Chelmsford Then and Now

IMG_6536 compressedWe were fortunate recently to have University of Essex student Ashleigh Hudson undertake a 10-week research project with us exploring the history of several properties along Chelmsford High Street. Ashleigh has used a range of sources, including documents, maps, and photographs, to highlight areas of continuity and change. Her research findings will be turned into a display, and also shared here in a series of blog posts, starting now…

 

A Royal Charter, granted in 1199 by King John, authorised a weekly market to be held within Chelmsford. A town grew around the market and by the 16th century, the basic shape of the high street had been firmly established. In fact the essential pattern of the High Street has not changed a great deal since the 16th century. A quick comparison of John Walker’s 1591 map of Chelmsford and a map of the high street today reveals that the fundamental shape of the town is very much the same.

John Walker's map of Chelmsford, 1591

Extract from John Walker’s map of Chelmsford, 1591.

Internally, the High Street is quite different, with all of the timber buildings featured on the Walker Map long replaced by brick buildings of modern design.  Economic factors, social mobility and technological advancements have all impacted on the structural development of the High Street. Development has occurred sporadically, and according to the whims of a particular owner at a given time. By the latter half of the 20th century, the demand for retail and a growing population seemingly justified the demolition of vast portions of the town, which were deemed no longer fit for purpose. To many long-term residents of Chelmsford, modern development has completely obscured the town they knew and loved.

Chelmsford OS maps 1963 1974

Extract from the OS Map of 1963 (left) and 1974 (right). A comparison of the two maps reveals that by 1974 many of the individual properties situated on the west side of the high street have been demolished or consolidated to make way one large store, Marks and Spencer’s. Marks and Spencer’s currently occupies the former sites stretching from 62-66.

One of the biggest challenges facing Chelmsford High Street is a perceived lack of history; the belief that 20th century development has stripped away the heritage and integrity of the town. In actuality there is still a great deal of history hidden, often just above street level. Even where the ancient building has been demolished, the plots themselves have a story to tell. It is entirely possible for modern development to occur and coexist with areas of historic value; the challenge is building awareness and a sense of appreciation for the history behind the High Street.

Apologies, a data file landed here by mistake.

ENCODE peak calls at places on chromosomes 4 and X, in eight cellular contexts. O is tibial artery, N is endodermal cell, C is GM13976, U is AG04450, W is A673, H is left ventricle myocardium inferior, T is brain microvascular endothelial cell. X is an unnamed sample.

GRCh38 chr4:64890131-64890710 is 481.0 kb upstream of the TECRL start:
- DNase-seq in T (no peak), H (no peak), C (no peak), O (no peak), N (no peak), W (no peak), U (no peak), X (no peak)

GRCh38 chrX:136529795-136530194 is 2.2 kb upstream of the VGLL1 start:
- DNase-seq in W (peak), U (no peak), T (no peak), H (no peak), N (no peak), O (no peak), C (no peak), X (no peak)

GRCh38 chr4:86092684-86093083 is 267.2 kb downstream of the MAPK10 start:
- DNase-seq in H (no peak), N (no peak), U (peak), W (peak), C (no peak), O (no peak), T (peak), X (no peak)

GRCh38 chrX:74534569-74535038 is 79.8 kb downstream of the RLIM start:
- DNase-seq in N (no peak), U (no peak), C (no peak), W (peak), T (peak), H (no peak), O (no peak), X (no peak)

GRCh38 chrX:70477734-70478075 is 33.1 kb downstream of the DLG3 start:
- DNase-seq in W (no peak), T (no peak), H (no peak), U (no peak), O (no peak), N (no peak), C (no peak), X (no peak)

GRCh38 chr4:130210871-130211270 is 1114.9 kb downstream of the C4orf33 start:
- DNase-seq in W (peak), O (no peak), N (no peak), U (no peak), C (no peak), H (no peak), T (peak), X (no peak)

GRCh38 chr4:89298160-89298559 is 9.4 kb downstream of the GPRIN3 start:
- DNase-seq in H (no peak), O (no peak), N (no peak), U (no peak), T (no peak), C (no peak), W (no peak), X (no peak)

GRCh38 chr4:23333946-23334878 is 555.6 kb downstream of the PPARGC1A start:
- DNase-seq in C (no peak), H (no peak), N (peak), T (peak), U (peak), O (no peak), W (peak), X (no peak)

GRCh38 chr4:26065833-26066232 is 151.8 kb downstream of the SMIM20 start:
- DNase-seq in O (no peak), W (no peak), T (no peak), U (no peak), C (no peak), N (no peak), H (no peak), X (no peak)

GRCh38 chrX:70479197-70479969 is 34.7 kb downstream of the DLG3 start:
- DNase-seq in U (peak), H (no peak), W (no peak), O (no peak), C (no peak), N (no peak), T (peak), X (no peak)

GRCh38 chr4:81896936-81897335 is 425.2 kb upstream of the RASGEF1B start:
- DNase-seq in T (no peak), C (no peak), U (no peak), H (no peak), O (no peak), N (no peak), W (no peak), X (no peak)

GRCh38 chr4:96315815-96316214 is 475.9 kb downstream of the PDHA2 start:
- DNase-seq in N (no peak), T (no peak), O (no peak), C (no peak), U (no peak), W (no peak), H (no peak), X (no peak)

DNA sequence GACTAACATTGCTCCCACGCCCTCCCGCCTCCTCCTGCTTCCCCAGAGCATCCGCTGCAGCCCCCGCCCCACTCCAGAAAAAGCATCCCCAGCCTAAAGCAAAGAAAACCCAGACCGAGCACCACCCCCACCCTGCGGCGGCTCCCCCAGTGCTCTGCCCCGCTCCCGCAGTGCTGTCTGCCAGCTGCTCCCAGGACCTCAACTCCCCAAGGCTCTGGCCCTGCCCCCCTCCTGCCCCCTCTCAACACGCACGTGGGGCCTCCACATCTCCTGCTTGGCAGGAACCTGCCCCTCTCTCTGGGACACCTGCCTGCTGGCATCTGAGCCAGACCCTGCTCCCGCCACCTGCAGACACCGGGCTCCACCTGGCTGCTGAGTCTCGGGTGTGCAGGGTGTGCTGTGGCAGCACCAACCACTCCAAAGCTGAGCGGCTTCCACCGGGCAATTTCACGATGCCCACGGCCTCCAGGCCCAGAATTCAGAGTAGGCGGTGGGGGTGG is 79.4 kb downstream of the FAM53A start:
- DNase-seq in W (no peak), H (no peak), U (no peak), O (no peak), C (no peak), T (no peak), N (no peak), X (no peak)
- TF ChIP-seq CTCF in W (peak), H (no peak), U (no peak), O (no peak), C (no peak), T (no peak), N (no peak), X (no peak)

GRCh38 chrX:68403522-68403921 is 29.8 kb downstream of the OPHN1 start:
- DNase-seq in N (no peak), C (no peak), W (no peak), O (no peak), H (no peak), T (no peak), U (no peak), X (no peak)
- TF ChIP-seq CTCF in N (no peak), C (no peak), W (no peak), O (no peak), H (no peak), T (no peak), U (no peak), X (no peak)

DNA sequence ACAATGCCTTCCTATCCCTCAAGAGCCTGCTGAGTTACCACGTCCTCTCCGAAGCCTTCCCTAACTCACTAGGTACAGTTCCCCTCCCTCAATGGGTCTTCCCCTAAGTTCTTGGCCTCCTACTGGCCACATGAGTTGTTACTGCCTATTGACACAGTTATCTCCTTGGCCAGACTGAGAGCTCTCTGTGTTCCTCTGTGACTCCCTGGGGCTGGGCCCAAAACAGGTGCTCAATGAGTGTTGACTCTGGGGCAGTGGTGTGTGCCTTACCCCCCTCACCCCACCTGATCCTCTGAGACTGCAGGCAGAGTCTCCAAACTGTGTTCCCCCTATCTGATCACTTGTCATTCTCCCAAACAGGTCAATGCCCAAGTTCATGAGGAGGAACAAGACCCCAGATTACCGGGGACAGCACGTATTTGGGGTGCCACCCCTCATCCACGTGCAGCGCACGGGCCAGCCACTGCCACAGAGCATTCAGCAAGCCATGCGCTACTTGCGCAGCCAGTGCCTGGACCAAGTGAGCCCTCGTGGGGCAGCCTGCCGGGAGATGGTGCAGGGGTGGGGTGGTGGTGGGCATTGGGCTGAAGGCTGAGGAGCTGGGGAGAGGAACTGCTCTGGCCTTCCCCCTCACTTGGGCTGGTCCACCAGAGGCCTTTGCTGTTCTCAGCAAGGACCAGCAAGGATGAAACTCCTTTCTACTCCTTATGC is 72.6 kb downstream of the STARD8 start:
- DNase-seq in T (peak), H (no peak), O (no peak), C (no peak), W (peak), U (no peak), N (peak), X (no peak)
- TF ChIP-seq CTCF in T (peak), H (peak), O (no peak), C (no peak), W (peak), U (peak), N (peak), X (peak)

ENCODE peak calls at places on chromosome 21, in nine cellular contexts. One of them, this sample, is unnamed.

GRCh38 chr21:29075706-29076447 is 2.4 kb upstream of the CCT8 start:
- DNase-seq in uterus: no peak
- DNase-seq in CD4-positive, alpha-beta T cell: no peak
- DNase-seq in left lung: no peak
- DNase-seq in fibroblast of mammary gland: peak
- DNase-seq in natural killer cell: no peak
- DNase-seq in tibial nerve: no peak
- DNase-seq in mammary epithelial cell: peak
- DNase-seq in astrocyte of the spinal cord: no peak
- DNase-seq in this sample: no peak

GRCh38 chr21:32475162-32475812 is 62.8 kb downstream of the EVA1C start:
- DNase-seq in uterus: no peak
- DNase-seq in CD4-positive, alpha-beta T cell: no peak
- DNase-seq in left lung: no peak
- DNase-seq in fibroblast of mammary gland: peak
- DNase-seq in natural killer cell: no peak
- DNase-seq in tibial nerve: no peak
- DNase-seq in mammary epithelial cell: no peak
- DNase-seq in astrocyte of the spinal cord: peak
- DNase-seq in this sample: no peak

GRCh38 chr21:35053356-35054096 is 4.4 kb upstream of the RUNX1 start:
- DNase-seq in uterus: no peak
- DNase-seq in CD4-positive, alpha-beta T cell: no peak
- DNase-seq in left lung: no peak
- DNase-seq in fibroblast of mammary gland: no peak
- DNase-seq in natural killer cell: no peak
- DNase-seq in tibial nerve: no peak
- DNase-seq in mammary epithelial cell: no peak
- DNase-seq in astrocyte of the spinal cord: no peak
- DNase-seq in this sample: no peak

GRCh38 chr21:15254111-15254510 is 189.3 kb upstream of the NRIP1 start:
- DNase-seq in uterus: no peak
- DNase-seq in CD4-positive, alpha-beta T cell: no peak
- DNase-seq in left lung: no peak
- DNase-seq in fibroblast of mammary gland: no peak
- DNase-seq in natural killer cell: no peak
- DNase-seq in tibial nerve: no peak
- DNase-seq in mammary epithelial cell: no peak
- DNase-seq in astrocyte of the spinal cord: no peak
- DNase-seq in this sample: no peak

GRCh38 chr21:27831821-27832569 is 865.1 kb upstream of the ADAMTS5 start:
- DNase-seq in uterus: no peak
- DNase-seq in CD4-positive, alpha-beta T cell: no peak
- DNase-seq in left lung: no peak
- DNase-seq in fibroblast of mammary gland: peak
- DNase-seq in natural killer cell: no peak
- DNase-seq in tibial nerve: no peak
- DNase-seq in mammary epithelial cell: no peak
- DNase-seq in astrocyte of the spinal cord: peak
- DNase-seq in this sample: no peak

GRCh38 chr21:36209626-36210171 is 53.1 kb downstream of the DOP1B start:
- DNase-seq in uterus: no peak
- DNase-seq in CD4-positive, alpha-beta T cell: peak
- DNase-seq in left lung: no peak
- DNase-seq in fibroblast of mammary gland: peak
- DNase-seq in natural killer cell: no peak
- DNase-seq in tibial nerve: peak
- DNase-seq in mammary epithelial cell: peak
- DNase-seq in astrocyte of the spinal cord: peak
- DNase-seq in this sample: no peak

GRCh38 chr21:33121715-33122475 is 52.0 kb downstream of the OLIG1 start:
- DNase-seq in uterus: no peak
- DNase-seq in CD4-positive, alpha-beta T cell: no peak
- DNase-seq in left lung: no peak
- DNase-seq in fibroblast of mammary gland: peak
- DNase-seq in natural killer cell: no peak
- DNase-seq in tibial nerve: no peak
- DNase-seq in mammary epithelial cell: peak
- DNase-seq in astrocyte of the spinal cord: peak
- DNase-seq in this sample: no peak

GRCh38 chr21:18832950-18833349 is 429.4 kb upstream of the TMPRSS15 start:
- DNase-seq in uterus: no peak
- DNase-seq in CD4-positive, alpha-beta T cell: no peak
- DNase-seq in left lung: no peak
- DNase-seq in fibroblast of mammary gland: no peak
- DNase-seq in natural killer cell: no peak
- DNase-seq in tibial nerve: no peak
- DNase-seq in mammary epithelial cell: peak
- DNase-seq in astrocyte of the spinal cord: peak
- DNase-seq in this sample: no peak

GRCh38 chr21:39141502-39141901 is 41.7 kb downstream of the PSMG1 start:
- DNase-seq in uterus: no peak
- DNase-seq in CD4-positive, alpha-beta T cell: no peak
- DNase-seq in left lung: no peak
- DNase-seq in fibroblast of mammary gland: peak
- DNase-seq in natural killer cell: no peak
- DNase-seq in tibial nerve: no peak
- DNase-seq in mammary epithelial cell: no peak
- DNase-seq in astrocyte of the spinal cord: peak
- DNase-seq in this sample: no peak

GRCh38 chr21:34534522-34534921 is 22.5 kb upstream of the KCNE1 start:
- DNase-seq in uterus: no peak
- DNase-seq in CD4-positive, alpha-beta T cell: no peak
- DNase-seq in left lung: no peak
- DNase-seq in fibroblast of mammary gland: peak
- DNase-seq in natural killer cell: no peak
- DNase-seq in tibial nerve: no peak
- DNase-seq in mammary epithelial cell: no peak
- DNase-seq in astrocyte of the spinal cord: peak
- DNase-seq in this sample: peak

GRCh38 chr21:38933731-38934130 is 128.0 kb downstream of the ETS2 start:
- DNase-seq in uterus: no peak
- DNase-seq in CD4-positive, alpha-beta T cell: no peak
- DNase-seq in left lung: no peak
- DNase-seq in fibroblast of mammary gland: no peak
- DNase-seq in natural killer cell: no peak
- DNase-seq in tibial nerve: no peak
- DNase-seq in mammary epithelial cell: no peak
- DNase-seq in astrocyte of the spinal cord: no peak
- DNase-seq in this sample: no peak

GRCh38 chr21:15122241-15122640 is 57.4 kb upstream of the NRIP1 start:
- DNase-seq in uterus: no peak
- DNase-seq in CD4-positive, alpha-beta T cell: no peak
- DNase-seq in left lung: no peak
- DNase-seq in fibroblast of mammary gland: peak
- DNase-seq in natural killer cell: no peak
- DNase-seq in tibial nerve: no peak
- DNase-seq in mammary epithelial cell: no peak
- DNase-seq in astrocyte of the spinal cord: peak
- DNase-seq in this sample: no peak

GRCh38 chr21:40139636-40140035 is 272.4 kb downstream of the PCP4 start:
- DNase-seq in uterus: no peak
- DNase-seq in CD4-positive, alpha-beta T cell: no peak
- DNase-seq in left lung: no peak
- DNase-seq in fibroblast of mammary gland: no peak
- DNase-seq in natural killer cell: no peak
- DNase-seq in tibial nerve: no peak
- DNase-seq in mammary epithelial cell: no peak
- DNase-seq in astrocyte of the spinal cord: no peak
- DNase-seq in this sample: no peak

King's Head Chelmsford | Essex Record Office

Photograph of the King’s Head shortly before it was demolished to make way for a branch of F.W Woolworth. The King’s Head had occupied the site since the 17th century and was a central part of town life throughout that period. Though the physical building has gone, the King’s Head is a large part of the history of 40-41 High Street, so much so that the carpark to the rear of the property was named in its honour.

Woolworth's Chelmsford 1930s | Essex Record Office

Photograph of F.W Woolworth in the 1930s. The photograph reveals an entirely new building sitting on the former site of the King’s Head.

 

Barclays Bank, 40-41 High Street Chelmsford

The former Woolworth’s building is currently occupied by Barclays Bank. A quick comparison of this photograph and the one above reveals a high level of continuity, just above street level.

The aim of this project is to construct a historical profile of selected sites across the high street using a range of different sources. The research gathered will be presented in a variety of ways to highlight areas of continuity and change. It is hoped that this project will encourage a greater awareness of the historic development of Chelmsford High Street and a stronger appreciation for the town itself.

The Essex Record Office has provided most of the primary material for this project. Supplementary material has been sourced from The Essex Newspaper Archive and Ancestry, both of which can be accessed in the ERO Searchroom. Hilda Grieve’s detailed history of Chelmsford The Sleepers and The Shadows was a fantastic starting point for much of the research, and a constant source of reference throughout. Look out for the Chelmsford Then and Now series of blog posts to be posted on the ERO blog shortly. Alternatively, why not check out our new HistoryPin page which contains a range of photographs of Chelmsford High Street through time.

Finding our way through the National Grid

 Lawrence Barker, Archivist

The ERO has a fine collection of late 19th and early 20th century large scale OS maps (1:2500 County Series) available for public consultation in the Searchroom.  However, we wanted to extend the collection to include later 20th century National Grid maps of the same scale. Some mid-Essex maps are available to view but many, among various collections which have been donated to the ERO over the years, remain to be made so.

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Just a few of the maps awaiting sorting and cataloguing

A Map Project involving volunteers has been underway for three years to achieve this and has reached the stage where, having identified and listed our remaining maps and their locations, assessing duplication and condition, we are now ready to select those which will be added to the Searchroom collection.  The task is complex though, and involves the volunteers spreading out maps around the Searchroom whilst we are closed on Mondays so they can be sorted.

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Spreading out maps in the Searchroom ready for sorting

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Our team of volunteers comprises Michael and Jane Thomas, who are NADFAS members, John Longhurst, and Andrew Morton who acts as leader bringing his expert knowledge of maps as a former land surveyor usefully to the task.